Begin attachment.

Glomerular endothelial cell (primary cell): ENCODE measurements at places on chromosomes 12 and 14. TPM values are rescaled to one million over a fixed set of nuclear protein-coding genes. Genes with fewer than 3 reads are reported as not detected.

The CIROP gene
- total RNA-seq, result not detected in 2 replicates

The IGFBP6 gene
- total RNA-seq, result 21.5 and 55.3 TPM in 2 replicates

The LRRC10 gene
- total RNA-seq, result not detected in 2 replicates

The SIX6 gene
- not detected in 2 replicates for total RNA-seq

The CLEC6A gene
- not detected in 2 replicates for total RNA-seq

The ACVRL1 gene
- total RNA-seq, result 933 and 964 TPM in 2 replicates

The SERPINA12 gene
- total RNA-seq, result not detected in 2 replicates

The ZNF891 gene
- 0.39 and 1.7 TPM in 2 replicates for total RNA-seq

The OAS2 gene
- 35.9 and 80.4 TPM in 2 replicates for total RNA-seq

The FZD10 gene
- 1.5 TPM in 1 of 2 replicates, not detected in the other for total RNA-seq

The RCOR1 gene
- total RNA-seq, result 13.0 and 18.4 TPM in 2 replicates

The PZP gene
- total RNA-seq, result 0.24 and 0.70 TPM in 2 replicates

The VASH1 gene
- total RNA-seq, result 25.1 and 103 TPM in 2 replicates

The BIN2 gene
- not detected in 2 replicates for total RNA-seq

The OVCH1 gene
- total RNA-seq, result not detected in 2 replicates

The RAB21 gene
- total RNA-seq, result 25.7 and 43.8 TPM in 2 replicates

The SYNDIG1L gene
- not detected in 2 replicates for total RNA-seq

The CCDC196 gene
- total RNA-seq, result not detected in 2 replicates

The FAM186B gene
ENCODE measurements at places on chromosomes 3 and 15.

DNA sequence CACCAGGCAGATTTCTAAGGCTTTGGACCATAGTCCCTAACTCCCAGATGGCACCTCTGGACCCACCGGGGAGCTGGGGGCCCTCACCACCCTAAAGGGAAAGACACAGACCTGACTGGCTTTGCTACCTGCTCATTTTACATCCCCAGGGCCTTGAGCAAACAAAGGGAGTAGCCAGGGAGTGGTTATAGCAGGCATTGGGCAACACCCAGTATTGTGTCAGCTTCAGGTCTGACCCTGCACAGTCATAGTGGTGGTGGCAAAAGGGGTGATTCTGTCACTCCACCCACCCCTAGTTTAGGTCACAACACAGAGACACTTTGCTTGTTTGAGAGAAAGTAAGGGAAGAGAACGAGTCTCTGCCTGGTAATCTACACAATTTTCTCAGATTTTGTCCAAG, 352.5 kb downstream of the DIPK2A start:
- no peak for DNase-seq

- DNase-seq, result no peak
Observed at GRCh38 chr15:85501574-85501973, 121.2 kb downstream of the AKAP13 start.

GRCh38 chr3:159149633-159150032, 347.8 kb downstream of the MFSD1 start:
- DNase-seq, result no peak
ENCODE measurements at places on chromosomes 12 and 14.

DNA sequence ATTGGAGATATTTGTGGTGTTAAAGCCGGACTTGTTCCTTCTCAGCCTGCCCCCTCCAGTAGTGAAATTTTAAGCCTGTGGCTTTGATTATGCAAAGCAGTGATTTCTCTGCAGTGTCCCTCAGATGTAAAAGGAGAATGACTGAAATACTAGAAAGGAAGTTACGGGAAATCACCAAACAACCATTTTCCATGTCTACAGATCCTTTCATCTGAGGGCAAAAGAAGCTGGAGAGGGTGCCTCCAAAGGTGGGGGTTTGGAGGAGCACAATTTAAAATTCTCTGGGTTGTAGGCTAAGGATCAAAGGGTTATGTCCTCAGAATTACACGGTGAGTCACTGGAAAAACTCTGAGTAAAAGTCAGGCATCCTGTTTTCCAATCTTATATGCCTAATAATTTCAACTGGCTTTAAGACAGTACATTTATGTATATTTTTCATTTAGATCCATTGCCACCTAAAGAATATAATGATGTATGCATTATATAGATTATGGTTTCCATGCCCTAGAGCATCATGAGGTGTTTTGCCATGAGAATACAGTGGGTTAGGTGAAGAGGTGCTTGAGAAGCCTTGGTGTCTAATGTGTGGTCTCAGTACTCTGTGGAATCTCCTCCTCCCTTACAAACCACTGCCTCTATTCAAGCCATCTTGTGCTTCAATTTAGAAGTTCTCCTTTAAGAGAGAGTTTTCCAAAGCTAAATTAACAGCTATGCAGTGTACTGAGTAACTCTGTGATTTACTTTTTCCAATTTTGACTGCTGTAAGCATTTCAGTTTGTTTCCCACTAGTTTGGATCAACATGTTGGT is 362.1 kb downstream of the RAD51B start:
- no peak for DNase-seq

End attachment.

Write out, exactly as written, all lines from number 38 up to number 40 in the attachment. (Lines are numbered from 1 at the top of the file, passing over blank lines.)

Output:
The FAM186B gene
ENCODE measurements at places on chromosomes 3 and 15.

DNA sequence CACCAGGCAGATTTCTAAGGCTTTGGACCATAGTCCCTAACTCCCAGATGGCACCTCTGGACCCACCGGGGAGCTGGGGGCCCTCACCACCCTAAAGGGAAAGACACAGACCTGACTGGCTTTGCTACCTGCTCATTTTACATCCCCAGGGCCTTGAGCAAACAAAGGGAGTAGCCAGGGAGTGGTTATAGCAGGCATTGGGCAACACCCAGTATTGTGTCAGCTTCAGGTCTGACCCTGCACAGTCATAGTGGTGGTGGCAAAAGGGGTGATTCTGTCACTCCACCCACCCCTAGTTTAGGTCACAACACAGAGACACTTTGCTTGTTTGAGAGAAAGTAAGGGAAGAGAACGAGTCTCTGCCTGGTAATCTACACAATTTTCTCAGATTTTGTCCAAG, 352.5 kb downstream of the DIPK2A start: